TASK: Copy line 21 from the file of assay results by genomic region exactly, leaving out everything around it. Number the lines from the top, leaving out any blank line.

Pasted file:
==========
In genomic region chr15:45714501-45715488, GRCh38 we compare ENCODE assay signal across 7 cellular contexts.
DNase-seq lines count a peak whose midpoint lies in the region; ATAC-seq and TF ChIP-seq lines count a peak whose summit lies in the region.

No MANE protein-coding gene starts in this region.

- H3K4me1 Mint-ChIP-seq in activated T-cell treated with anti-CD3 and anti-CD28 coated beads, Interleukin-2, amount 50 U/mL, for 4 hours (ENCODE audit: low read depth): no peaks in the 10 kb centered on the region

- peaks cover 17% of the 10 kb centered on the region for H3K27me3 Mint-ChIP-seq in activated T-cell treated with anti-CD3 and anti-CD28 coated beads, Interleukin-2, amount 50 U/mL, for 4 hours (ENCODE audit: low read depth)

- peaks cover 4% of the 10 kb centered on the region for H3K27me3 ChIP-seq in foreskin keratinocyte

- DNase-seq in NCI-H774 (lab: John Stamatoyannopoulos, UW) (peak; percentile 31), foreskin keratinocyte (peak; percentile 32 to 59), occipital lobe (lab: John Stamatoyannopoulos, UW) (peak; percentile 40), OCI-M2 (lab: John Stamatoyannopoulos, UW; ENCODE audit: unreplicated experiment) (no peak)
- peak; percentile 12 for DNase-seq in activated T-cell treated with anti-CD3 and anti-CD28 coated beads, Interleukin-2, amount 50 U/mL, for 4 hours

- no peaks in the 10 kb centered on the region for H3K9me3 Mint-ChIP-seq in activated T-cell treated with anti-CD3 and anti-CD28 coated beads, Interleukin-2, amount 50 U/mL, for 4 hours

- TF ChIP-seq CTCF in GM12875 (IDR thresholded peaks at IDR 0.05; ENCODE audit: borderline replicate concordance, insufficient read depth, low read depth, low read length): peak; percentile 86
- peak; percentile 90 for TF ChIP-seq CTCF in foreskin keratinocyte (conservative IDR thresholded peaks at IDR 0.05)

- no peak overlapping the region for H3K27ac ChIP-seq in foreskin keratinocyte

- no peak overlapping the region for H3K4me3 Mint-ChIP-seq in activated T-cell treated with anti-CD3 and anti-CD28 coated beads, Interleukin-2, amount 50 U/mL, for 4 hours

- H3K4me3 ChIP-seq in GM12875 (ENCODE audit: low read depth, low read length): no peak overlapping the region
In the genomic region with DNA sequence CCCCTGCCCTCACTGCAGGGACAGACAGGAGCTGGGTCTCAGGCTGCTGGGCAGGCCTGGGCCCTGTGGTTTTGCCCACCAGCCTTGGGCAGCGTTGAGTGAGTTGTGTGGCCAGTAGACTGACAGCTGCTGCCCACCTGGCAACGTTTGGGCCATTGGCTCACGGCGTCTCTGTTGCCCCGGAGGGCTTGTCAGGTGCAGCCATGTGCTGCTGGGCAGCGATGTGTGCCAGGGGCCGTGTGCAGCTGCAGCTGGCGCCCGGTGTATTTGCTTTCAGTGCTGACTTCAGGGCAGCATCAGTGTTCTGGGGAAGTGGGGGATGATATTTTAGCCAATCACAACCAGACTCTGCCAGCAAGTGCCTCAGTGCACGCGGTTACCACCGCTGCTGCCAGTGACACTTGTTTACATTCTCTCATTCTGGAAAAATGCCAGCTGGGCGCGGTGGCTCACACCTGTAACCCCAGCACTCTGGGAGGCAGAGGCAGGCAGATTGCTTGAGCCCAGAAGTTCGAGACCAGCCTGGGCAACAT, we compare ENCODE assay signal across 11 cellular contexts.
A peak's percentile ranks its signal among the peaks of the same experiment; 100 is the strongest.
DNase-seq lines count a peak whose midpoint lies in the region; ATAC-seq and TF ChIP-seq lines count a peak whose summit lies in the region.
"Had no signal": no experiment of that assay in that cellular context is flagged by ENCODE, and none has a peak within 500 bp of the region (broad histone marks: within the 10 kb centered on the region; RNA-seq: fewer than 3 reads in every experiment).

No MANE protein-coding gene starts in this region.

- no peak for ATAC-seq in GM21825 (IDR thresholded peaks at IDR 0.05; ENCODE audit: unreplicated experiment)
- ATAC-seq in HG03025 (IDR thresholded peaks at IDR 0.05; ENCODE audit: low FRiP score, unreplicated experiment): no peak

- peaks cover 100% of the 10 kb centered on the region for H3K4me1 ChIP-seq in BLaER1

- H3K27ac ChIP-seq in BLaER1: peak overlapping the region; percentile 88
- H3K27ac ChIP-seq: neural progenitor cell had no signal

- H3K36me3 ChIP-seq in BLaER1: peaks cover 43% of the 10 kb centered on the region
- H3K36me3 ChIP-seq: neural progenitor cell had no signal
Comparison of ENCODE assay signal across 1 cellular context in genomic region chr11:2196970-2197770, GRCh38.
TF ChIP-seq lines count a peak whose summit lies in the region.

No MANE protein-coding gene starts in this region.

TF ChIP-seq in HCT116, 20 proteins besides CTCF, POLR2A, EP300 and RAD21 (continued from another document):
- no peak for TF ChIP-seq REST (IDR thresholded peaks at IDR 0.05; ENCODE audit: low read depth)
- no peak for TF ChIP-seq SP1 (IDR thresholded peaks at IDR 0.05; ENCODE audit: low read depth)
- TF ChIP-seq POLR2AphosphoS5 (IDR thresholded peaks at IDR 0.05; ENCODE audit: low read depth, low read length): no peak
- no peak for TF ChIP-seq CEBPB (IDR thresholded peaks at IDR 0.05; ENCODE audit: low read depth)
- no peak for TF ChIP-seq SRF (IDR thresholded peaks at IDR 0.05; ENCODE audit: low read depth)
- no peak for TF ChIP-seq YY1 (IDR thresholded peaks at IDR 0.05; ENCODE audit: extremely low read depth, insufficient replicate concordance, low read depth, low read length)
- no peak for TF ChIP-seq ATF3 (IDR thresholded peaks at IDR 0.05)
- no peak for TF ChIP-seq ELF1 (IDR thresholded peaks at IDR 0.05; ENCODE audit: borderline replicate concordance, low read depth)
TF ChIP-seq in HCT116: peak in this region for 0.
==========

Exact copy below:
- ATAC-seq in HG03025 (IDR thresholded peaks at IDR 0.05; ENCODE audit: low FRiP score, unreplicated experiment): no peak